Gratuity grief: Tips versus service charges
Wage challenges in recent months have spurred restaurant operators to take a range of actions, from adding service charges to guest bills, to eliminating gratuities. The changes have affected how restaurants report income, and according to Modern Restaurant Management, making mistakes in characterizing these payments can lead to penalties under the Fair Labor Standards Act (FLSA) and the Internal Revenue Code (IRC). As you wrap up the fiscal year, note the differences between the two forms of payment, according to the IRS: For a gratuity to be a tip, the payment must be given at the discretion of the customer, who has the right to determine its amount and who receives it. Tips can be given as cash or as goods like tickets or passes, all of which must be reported to the IRS for tax purposes. Employees need to report only cash tips to their employer, who must use that information to populate tip reports needed to withhold income taxes, Social Security and Medicare taxes on reported tips. The FLSA lets operators take a tip credit of up to $5.12 toward their minimum wage obligation (or the difference between the federal minimum wage, $7.25, and the required cash wage, $2.13). The IRS says automatic gratuities, such as any gratuity added to a customer’s bill, is not a tip. Employers may keep these charges or distribute them to employees, but in the latter case, the charges should be treated like regular wages for tax purposes. For further information, check out IRS Fact Sheet FS-2017-08 and FLSA Fact Sheet 15.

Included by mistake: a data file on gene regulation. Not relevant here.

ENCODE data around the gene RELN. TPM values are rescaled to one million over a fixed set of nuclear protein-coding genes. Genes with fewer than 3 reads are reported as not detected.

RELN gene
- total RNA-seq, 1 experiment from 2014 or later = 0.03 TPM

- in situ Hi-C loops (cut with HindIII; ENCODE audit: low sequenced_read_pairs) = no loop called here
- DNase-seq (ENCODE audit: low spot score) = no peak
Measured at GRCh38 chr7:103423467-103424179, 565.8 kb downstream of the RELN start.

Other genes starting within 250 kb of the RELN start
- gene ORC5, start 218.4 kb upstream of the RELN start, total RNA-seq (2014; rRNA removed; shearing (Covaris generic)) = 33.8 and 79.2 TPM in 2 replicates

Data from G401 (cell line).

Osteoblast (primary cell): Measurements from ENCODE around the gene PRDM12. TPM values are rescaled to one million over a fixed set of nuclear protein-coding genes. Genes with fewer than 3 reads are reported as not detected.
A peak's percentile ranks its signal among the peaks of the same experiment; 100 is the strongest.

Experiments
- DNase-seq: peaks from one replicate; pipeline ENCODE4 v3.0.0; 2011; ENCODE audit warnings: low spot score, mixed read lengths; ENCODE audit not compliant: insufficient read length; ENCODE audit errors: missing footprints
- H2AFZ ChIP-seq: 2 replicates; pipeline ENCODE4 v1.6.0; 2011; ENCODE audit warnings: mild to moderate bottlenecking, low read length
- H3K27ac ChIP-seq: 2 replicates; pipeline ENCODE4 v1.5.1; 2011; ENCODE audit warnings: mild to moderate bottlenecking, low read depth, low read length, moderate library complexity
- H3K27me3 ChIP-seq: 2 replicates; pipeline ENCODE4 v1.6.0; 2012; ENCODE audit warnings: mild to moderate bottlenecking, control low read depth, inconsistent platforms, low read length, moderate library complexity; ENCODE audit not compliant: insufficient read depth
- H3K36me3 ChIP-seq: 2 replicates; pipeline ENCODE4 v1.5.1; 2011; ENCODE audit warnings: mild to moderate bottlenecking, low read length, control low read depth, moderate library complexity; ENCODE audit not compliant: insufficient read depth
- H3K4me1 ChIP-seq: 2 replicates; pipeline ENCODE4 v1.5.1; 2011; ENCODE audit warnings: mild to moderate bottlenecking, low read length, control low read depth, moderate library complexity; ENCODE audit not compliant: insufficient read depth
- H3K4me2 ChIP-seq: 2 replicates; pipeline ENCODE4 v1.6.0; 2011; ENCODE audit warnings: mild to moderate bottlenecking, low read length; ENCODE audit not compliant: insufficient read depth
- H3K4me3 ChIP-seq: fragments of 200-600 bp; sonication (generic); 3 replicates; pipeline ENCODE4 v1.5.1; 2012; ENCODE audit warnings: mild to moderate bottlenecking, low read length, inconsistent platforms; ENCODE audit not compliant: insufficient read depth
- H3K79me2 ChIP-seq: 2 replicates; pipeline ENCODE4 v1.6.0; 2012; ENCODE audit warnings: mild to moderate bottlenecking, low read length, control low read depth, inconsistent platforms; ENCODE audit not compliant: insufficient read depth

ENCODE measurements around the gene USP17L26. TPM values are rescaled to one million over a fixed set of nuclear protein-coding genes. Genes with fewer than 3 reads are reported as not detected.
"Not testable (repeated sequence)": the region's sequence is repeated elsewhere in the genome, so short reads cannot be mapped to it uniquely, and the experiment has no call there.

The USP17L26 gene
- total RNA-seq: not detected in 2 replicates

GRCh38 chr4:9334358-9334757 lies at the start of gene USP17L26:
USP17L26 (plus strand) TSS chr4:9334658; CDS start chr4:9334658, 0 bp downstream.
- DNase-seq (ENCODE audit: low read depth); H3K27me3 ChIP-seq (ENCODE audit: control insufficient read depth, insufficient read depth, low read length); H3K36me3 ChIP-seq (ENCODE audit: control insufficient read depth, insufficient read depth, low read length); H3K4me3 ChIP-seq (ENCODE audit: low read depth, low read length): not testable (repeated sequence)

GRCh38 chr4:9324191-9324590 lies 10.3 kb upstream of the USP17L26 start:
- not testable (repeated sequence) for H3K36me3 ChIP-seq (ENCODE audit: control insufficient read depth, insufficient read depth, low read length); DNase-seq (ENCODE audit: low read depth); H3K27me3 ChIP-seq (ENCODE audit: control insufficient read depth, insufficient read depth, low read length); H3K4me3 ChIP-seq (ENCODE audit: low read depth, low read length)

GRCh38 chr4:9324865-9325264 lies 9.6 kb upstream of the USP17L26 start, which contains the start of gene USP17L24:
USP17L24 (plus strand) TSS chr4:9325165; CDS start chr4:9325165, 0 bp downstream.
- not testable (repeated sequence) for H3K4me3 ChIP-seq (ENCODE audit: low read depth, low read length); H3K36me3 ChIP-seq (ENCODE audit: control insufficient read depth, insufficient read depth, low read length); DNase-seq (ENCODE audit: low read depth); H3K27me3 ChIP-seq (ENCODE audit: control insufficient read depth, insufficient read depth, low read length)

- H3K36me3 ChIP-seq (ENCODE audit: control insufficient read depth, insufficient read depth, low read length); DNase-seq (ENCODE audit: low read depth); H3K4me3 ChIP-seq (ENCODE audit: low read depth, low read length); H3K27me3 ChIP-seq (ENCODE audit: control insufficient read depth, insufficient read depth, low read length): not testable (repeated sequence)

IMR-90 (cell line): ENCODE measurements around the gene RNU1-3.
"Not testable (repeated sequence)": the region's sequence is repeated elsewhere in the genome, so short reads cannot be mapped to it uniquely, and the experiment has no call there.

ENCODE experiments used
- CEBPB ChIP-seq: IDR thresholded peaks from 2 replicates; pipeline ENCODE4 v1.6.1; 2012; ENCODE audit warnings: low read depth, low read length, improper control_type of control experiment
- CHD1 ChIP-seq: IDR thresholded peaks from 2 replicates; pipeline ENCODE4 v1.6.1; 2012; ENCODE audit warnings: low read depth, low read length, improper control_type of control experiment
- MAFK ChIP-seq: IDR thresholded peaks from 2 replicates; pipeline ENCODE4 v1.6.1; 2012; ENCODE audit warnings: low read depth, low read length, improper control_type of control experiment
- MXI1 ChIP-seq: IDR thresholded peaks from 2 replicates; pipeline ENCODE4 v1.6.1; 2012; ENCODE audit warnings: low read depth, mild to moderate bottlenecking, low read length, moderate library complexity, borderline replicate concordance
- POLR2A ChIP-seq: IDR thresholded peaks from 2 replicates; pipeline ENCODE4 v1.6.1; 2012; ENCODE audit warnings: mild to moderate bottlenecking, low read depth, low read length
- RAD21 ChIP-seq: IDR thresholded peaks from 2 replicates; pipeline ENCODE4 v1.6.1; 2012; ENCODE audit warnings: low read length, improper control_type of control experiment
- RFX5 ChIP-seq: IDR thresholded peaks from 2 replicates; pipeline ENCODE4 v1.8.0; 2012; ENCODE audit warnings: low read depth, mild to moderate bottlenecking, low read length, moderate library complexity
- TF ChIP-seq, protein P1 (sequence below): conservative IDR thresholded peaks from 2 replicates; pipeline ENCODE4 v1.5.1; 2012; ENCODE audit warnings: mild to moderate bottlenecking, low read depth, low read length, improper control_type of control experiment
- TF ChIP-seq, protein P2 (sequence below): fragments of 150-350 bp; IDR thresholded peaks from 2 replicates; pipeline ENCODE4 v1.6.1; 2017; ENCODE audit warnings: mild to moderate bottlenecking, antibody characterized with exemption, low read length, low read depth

Deconstruct your data
Restaurant industry experts are predicting that 2018 will be the year of data. But with so much potential data and so many methods to collect it, restaurant data has become a vague term. So how should you focus? FSR suggests you zero in on five main categories: individual customer data, kitchen data, guest management, financial and inventory data and social media data. Individual data can include a name with contact information, food allergies and preferences, and birth date – and offering an incentive usually helps you collect it. In the kitchen, collect data specific to inventory and food preparation, focusing on different food stations and using an automated display system that can track how long every process takes. When it comes to guests, your data should tell you average wait times, turnaround times, party size, guest numbers and how efficiently you’re seating guests at any time. Automated systems can help here, too. Your financial data will help you understand how much revenue you’re generating, how much you’re spending and how effectively you’re using your inventory so you can identify and eliminate areas of waste. Focus on your expenses for utilities and payroll, items that have sold, how much you’re spending on the items you buy, sales of each menu item, total food cost, total menu sales and total profit. Finally, collect social media data – Facebook is a good place to start because it is so widespread and encompasses diverse demographics. Facebook, as well as Twitter and Instagram, will provide you with a weekly count of the followers you’ve gained or lost, as well as how engaged they are with the content you’ve been sharing.